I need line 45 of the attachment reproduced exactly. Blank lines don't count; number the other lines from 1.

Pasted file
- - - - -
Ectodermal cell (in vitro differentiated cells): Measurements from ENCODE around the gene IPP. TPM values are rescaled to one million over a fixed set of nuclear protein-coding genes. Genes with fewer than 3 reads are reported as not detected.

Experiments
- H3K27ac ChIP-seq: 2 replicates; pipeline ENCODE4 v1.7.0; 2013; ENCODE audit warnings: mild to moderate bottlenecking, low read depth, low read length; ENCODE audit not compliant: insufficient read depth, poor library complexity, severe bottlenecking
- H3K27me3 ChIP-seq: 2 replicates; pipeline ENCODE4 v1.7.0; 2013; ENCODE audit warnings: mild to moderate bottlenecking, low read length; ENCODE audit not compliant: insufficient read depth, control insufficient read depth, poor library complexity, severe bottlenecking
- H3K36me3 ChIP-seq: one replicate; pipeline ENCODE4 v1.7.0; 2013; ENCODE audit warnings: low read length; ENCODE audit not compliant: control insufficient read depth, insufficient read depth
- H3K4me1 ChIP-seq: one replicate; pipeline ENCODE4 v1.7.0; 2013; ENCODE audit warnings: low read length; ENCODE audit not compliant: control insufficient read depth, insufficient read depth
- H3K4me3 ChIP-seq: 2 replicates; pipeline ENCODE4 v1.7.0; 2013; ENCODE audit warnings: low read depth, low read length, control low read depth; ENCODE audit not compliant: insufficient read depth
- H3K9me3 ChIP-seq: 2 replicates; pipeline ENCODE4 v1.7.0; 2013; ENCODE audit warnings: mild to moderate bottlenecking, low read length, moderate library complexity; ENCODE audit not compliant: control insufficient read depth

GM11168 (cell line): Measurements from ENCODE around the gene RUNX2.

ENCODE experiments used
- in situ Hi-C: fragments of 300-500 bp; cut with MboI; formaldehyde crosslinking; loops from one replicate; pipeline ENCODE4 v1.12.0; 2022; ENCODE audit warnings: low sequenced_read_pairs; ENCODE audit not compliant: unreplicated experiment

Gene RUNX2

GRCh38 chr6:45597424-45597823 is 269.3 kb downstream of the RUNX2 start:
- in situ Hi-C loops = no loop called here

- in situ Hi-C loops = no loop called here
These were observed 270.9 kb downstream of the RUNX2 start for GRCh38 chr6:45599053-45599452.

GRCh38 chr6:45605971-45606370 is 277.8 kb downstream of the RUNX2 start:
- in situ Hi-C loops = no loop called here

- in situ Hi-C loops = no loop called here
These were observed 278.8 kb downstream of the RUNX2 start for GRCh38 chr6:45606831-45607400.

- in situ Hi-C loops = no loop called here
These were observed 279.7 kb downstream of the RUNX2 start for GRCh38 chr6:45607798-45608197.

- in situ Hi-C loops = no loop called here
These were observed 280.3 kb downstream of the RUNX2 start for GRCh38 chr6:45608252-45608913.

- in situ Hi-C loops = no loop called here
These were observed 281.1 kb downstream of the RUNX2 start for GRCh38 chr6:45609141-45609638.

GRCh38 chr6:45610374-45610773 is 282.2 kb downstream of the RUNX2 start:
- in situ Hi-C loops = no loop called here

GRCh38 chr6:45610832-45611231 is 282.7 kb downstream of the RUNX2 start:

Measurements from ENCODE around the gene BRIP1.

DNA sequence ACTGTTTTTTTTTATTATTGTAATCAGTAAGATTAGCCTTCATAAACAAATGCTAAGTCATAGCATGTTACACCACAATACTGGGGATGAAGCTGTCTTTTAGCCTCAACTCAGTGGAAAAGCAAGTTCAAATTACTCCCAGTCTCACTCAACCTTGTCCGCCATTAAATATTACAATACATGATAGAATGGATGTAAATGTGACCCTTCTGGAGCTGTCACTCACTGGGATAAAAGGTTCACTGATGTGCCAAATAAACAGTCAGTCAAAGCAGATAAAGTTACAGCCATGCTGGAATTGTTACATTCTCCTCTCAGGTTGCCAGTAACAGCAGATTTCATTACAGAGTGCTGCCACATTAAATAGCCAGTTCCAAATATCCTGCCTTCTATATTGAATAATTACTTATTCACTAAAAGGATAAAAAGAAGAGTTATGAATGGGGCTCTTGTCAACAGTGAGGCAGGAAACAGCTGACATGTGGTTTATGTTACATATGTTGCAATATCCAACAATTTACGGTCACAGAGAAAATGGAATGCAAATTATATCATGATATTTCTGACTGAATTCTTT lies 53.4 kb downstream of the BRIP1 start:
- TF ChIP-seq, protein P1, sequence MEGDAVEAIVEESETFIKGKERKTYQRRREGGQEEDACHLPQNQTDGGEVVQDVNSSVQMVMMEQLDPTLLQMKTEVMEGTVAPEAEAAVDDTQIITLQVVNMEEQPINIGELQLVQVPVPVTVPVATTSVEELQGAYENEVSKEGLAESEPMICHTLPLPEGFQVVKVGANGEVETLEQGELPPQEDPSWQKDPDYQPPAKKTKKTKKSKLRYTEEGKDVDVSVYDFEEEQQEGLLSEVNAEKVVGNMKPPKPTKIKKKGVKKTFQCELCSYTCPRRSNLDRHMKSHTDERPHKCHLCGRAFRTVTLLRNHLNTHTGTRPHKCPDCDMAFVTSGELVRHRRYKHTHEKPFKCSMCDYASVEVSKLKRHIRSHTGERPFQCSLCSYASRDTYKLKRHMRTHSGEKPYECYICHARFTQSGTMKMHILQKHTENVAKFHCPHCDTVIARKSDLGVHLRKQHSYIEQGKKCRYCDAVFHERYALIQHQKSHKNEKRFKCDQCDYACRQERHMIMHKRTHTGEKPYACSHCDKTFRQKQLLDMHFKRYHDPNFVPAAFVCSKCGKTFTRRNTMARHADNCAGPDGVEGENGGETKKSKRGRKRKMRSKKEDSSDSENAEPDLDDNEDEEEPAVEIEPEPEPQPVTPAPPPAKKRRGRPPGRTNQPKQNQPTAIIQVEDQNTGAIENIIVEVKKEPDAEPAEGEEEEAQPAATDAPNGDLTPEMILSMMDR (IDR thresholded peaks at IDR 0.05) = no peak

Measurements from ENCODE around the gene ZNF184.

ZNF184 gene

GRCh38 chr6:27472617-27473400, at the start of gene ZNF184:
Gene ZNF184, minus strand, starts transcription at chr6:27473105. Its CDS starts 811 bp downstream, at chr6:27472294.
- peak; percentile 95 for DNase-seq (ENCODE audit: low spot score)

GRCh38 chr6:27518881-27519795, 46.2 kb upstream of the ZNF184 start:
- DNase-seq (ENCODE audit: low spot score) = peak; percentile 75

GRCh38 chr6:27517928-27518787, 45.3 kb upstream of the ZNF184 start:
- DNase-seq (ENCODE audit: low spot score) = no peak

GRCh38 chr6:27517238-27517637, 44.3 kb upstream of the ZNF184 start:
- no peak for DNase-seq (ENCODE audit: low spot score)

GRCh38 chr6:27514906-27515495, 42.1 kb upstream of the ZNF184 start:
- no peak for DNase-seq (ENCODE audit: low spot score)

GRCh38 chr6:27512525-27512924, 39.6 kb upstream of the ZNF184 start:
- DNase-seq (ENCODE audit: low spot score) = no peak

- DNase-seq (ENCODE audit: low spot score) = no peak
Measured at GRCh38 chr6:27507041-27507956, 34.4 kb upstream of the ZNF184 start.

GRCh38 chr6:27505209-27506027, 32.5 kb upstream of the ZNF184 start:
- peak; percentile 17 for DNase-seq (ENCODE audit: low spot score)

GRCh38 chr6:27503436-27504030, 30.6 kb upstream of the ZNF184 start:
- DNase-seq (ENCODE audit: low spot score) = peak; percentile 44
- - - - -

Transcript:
- no peak for DNase-seq (ENCODE audit: low spot score)